Donald Trump congratulated himself on Thursday about his infamous comments blaming the violence in Charlottesville on both anti-racist and anti-fascist protesters and the neo-Nazis and white supremacists who had gathered there.

“I think especially in light of the advent of Antifa, if you look at what’s going on there, you have some pretty bad dudes on the other side also and essentially that’s what I said,” Trump told reporters onboard Air Force One.


He continued: “When you look at really what’s happened since Charlottesville, a lot of people are saying and people have actually written, ‘Gee, Trump may have had a point.’”

CNN’s Jeremy Diamond captured his full remarks on Twitter:


Trump was referencing his jaw-dropping remarks made at a Trump Tower press conference, where he blamed fascists beating the shit out of counter-protesters and the death of Heather Heyer, who was killed when a car smashed into the crowd, on “both sides”–meaning that Antifa, a loose coalition of anti-fascism protesters, along with other anti-racist activists, were also to blame. That came after the president waited a full two days until after the violence, which stemmed from a rally organized to protest the removal of a Confederate statue in the city, to condemn white supremacists by name.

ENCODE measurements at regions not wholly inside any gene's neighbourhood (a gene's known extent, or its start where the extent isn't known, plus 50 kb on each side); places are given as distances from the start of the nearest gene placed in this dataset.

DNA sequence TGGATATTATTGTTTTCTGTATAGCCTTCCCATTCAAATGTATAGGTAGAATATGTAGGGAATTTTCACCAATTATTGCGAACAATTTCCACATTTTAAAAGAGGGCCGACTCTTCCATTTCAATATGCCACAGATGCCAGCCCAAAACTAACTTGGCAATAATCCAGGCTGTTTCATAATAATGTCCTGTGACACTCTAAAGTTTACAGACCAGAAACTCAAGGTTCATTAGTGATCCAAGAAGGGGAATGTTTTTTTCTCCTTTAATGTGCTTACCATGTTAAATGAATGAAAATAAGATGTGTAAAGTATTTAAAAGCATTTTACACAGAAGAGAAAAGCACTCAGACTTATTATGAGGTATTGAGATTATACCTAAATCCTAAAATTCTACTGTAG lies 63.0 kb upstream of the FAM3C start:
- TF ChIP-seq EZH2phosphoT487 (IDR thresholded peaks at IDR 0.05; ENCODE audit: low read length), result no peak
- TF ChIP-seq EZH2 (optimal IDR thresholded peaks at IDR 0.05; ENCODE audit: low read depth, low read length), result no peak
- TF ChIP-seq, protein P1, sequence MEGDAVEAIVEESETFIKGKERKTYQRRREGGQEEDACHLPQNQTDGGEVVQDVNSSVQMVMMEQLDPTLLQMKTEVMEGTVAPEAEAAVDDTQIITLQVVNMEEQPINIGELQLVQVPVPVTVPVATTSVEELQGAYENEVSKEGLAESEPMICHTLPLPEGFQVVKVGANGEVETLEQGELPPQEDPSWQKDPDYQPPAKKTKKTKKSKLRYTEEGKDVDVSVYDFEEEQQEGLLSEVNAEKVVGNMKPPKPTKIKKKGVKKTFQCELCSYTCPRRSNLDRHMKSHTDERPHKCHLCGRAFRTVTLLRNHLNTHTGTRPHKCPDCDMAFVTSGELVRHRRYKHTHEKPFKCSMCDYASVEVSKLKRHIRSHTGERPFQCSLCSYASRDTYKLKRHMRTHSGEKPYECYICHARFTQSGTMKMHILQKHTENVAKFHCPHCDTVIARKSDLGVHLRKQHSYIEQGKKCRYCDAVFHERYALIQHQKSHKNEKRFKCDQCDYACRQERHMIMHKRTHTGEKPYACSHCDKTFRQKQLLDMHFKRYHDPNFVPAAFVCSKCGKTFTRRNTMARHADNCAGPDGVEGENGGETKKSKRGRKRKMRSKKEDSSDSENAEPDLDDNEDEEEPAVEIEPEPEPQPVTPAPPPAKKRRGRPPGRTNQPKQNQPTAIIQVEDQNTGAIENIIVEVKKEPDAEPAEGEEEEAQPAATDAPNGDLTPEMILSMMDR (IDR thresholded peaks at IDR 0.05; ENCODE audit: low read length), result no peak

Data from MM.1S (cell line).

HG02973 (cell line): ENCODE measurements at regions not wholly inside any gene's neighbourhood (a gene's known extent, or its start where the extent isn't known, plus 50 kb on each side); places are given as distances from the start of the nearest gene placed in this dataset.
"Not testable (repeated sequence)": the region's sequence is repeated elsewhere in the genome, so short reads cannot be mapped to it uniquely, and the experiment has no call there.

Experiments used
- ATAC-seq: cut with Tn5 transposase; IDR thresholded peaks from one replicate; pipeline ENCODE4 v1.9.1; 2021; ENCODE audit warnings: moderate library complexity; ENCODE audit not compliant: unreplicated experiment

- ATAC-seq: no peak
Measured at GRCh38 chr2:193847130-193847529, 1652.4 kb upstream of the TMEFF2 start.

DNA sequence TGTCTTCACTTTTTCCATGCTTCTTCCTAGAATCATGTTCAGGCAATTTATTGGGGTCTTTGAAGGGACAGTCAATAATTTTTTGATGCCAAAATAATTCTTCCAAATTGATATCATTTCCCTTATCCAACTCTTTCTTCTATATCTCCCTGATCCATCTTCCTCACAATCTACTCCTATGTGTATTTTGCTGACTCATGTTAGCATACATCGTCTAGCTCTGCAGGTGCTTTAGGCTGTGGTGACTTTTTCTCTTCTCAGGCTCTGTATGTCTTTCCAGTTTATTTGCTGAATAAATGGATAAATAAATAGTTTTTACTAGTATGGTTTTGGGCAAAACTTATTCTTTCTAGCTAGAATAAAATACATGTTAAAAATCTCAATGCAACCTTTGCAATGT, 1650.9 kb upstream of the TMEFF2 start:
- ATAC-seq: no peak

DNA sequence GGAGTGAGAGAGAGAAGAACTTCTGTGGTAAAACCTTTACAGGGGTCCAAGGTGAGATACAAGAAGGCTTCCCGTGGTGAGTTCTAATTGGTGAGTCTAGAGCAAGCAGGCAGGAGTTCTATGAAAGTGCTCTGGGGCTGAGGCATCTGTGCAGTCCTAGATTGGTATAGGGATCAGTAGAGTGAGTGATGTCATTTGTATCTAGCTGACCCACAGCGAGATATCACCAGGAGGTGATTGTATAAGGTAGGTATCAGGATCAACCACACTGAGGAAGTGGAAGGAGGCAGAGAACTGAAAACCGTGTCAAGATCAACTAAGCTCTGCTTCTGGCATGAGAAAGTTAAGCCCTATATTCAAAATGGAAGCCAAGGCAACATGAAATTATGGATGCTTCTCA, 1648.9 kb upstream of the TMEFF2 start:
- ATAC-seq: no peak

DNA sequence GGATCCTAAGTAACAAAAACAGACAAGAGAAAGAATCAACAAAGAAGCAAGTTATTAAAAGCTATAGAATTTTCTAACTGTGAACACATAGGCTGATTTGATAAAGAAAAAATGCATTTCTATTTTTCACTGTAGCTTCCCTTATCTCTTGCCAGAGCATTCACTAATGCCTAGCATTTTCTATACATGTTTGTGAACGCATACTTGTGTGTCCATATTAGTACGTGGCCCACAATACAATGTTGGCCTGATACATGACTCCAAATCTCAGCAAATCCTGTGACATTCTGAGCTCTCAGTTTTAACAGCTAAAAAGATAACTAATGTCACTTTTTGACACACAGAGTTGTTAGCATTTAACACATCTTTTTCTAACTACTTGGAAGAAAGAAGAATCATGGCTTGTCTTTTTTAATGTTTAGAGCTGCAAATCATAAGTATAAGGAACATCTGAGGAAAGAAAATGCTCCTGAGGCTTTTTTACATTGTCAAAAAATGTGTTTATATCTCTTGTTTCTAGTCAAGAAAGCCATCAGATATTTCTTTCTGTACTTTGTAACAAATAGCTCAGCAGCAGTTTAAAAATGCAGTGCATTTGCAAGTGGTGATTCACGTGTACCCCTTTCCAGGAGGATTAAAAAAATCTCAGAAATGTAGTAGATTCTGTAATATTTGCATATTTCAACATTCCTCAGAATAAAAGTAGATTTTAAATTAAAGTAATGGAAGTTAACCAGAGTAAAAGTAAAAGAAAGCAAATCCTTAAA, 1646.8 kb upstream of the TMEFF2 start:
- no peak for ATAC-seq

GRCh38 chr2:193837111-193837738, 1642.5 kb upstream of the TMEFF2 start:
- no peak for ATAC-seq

Setting aside Trump’s love for the “people are saying” construction, which implies popular sentiment where there often is none, there are plenty of conservatives who jumped on board with the president’s anti-Nazi punching, with the National Review, Breitbart, and others praising his words. But plenty of members of Trump’s own party—House Speaker Paul Ryan, Sen. John McCain, and Sen. Marco Rubio among them—took the opportunity to distance himself from his remarks.

Managing Editor, Splinter

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